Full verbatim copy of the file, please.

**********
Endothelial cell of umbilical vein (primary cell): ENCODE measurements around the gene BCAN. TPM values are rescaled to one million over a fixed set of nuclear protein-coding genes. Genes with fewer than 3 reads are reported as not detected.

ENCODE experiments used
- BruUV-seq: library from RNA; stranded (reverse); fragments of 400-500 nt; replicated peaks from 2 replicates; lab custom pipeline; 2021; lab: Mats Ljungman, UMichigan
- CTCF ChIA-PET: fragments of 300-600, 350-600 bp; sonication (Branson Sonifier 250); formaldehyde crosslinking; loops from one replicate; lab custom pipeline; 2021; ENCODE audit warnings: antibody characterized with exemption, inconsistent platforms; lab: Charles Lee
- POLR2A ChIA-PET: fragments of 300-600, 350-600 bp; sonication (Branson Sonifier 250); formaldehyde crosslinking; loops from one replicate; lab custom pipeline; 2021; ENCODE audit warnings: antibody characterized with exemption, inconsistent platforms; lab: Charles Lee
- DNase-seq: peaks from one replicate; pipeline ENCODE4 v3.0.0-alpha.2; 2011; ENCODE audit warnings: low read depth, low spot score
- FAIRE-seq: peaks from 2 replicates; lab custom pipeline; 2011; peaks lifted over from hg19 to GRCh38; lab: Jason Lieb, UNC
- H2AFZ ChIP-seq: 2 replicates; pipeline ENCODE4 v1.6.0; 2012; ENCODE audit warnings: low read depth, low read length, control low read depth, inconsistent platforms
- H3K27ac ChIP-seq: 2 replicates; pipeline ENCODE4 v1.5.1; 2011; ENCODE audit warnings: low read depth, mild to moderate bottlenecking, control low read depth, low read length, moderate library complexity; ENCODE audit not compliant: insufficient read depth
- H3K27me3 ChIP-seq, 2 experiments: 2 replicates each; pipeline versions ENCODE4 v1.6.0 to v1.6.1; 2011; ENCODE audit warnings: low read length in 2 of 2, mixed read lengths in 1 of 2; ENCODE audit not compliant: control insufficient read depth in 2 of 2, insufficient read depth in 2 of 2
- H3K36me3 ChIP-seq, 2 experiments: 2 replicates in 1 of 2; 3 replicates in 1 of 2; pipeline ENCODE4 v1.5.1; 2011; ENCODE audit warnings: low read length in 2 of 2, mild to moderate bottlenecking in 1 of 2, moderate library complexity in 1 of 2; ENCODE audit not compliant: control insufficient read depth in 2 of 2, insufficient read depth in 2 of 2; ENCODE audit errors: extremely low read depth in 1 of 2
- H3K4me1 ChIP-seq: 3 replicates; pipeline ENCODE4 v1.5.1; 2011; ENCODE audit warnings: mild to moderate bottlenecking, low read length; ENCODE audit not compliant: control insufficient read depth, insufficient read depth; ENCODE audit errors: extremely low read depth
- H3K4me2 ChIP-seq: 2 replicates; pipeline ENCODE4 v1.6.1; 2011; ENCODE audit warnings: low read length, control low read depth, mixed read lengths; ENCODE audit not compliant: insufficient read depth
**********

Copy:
Endothelial cell of umbilical vein (primary cell): ENCODE measurements around the gene BCAN. TPM values are rescaled to one million over a fixed set of nuclear protein-coding genes. Genes with fewer than 3 reads are reported as not detected.

ENCODE experiments used
- BruUV-seq: library from RNA; stranded (reverse); fragments of 400-500 nt; replicated peaks from 2 replicates; lab custom pipeline; 2021; lab: Mats Ljungman, UMichigan
- CTCF ChIA-PET: fragments of 300-600, 350-600 bp; sonication (Branson Sonifier 250); formaldehyde crosslinking; loops from one replicate; lab custom pipeline; 2021; ENCODE audit warnings: antibody characterized with exemption, inconsistent platforms; lab: Charles Lee
- POLR2A ChIA-PET: fragments of 300-600, 350-600 bp; sonication (Branson Sonifier 250); formaldehyde crosslinking; loops from one replicate; lab custom pipeline; 2021; ENCODE audit warnings: antibody characterized with exemption, inconsistent platforms; lab: Charles Lee
- DNase-seq: peaks from one replicate; pipeline ENCODE4 v3.0.0-alpha.2; 2011; ENCODE audit warnings: low read depth, low spot score
- FAIRE-seq: peaks from 2 replicates; lab custom pipeline; 2011; peaks lifted over from hg19 to GRCh38; lab: Jason Lieb, UNC
- H2AFZ ChIP-seq: 2 replicates; pipeline ENCODE4 v1.6.0; 2012; ENCODE audit warnings: low read depth, low read length, control low read depth, inconsistent platforms
- H3K27ac ChIP-seq: 2 replicates; pipeline ENCODE4 v1.5.1; 2011; ENCODE audit warnings: low read depth, mild to moderate bottlenecking, control low read depth, low read length, moderate library complexity; ENCODE audit not compliant: insufficient read depth
- H3K27me3 ChIP-seq, 2 experiments: 2 replicates each; pipeline versions ENCODE4 v1.6.0 to v1.6.1; 2011; ENCODE audit warnings: low read length in 2 of 2, mixed read lengths in 1 of 2; ENCODE audit not compliant: control insufficient read depth in 2 of 2, insufficient read depth in 2 of 2
- H3K36me3 ChIP-seq, 2 experiments: 2 replicates in 1 of 2; 3 replicates in 1 of 2; pipeline ENCODE4 v1.5.1; 2011; ENCODE audit warnings: low read length in 2 of 2, mild to moderate bottlenecking in 1 of 2, moderate library complexity in 1 of 2; ENCODE audit not compliant: control insufficient read depth in 2 of 2, insufficient read depth in 2 of 2; ENCODE audit errors: extremely low read depth in 1 of 2
- H3K4me1 ChIP-seq: 3 replicates; pipeline ENCODE4 v1.5.1; 2011; ENCODE audit warnings: mild to moderate bottlenecking, low read length; ENCODE audit not compliant: control insufficient read depth, insufficient read depth; ENCODE audit errors: extremely low read depth
- H3K4me2 ChIP-seq: 2 replicates; pipeline ENCODE4 v1.6.1; 2011; ENCODE audit warnings: low read length, control low read depth, mixed read lengths; ENCODE audit not compliant: insufficient read depth